All of our tinkering with party rules should be tentative anyway, and we shouldn’t be bashful about backtracking on any of it.  Were the 1972 changes such a great idea?  Do we maybe want the smoke-filled rooms back (but without the smoke, obviously)? 

      So anyway, reasonable people can differ on whether Obama is a team player or a party hack, and whether Clinton is an independent thinker or a hot-dogger.  And with any luck, the DNC will work out some sort of compromise, preferably on other people’s money, that expresses the will of the voters in Michigan and Florida, preferably as of now rather than back in January. 

      Red Emma

      And Then There Were Two

      January 30, 2008

      Just heard as I was brushing my teeth this morning that John Edwards has pulled out of the Democratic race. Last week it was Kucinich. After the Iowa caucuses at the beginning of the year, it was Dodd (I think.) Gravel is still officially in the race, but nobody has taken him seriously. Dunno about Biden. So for all practical purposes it’s down to Clinton and Obama. During the same period, the Republican field has also narrowed, as Giuliani pulled out, leaving Romney, Huckabee, McCain, and Ron Paul.

      Since I don’t get to vote till next week (actually I can vote early, and may do it today, but my vote won’t be counted until next week,) I’m kind of annoyed at having fewer people to vote for than the residents of South Carolina and Florida. But, on the other hand, this year, at least nobody’s getting knocked out of the race for some petty trumped-up pseudo-scandal like the ones that were all over the map in 1992 (like Senator Biden’s ghost-writer plagiarizing from some British politician’s ghost-writer, and Dukakis’ staff-person leaking the story about it to the paper) and 2004 (like Howard Dean’s barbaric yawp.) This time, people are just running out of money.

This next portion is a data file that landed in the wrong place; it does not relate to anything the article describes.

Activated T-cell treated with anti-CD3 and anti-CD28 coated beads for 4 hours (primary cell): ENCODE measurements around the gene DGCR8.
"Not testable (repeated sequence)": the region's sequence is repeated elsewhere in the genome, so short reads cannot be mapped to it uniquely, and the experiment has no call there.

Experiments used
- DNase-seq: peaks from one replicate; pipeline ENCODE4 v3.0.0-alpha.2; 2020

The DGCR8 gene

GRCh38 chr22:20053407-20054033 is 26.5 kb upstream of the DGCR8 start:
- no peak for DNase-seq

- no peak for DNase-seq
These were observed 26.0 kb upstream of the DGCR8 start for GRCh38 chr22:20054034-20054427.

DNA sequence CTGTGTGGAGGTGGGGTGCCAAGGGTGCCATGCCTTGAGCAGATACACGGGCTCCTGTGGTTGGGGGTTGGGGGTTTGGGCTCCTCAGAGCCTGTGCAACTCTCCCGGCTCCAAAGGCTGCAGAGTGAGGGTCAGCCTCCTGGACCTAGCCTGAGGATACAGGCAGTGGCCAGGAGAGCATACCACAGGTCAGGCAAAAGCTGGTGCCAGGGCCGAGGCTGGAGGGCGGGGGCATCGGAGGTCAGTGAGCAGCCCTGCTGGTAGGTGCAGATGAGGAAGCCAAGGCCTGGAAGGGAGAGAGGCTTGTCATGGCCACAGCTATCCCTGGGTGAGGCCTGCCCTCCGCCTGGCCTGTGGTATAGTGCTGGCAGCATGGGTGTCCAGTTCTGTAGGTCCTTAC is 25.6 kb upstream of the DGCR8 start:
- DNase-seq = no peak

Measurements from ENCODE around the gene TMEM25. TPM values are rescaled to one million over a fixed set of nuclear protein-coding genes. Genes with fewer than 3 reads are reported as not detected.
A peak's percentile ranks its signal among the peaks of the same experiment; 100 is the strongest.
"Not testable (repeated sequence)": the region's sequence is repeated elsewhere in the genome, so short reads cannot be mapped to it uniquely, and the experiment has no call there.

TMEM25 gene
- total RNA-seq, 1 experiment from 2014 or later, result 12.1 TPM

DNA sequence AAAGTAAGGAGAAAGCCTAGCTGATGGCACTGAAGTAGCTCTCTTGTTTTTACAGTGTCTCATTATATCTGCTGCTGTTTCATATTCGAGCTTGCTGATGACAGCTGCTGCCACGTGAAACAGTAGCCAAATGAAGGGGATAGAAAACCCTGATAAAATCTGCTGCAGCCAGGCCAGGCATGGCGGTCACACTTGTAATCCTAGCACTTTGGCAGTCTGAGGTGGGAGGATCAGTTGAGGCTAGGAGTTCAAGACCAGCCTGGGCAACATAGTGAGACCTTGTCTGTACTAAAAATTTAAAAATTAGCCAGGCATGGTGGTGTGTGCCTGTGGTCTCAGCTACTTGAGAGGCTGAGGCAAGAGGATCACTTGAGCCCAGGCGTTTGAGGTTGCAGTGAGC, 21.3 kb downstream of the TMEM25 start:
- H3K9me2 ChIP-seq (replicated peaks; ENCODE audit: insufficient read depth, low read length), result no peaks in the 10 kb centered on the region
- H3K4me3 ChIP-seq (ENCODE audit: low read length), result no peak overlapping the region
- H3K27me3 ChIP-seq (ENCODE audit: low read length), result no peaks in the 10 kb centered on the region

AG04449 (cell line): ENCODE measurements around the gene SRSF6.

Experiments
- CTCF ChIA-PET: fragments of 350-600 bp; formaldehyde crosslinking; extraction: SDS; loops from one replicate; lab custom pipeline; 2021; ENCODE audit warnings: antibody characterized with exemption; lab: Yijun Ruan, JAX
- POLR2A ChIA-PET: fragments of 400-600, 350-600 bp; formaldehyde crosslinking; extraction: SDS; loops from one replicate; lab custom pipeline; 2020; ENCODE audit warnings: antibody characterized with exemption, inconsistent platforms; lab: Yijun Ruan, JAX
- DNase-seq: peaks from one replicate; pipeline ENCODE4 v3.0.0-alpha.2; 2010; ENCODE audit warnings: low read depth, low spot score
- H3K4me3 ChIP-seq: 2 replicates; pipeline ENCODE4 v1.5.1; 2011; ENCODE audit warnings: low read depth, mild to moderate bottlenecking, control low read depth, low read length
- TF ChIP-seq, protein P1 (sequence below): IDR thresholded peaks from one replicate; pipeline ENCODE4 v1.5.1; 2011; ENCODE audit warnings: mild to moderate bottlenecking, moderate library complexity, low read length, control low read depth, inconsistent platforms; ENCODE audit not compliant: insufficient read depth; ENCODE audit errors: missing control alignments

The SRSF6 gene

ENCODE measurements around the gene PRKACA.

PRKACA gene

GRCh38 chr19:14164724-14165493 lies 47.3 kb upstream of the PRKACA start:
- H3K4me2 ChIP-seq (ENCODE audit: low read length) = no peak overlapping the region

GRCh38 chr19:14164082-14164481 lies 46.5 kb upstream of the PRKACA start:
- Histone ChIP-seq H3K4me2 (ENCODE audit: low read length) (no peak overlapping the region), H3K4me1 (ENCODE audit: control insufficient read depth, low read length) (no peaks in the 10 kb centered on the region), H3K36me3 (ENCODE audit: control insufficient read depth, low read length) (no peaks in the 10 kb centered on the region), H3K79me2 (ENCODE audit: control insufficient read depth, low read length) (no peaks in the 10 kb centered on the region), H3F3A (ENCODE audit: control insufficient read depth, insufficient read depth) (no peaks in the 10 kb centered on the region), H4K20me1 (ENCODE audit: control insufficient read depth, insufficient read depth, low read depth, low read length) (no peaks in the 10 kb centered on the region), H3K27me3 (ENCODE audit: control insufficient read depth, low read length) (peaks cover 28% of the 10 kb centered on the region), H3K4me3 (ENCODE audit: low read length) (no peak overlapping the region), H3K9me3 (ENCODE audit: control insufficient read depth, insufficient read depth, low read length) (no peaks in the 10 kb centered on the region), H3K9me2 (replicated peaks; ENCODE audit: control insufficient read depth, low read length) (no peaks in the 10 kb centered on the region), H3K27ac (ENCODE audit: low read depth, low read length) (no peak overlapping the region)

The media, of course, have still played a malignant role, but a slightly different one from earlier years. Now they don’t bother trashing anybody’s reputation (well, okay, Edwards did get some flak about being a rich trial lawyer and espousing the needs of the poor, but it never really caught on and they never really pushed it), they just blandly state up front that certain candidates don’t count, and cannot be taken seriously. Ron Paul, for instance, and Dennis Kucinich, and Mike Gravel, and Chris Dodd, and Joe Biden. Even when the “don’t-counts” stay in the race, the media ignore them and do everything possible to keep their faces and their messages away from the public. But trashing them would require paying attention to them, and maybe even (heaven forbid) attracting the public’s attention to them. Can’t have that.